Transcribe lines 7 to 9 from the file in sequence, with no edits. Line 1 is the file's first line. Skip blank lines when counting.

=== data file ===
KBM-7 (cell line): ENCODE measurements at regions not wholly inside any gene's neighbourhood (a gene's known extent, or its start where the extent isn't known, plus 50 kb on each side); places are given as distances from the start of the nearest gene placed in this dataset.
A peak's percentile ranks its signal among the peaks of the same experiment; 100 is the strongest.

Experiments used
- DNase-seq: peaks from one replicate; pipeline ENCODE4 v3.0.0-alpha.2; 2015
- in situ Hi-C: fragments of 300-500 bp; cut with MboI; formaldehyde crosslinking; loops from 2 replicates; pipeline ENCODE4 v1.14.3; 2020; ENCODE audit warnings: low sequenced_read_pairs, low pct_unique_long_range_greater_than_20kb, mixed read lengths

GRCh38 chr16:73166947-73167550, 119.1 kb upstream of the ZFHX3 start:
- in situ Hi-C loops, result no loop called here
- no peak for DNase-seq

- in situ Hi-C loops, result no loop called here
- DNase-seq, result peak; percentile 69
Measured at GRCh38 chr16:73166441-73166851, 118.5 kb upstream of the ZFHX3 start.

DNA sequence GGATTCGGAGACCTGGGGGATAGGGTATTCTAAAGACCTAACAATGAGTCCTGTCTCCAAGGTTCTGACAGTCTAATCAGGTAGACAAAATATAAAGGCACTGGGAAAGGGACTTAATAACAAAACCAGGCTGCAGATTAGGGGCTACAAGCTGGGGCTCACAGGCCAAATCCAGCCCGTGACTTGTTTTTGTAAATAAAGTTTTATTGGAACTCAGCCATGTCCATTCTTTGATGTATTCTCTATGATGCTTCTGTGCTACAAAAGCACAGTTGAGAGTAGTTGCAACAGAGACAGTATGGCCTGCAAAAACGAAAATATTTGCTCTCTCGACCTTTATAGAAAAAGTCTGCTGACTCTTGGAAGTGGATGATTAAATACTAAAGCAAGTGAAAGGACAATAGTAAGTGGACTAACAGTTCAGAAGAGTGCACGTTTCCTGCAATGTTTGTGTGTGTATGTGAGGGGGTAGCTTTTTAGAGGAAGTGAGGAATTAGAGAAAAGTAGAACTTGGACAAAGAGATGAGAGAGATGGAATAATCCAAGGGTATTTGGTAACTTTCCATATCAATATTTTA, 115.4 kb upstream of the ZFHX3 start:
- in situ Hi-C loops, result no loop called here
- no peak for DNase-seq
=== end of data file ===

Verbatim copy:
- in situ Hi-C loops, result no loop called here
- no peak for DNase-seq

- in situ Hi-C loops, result no loop called here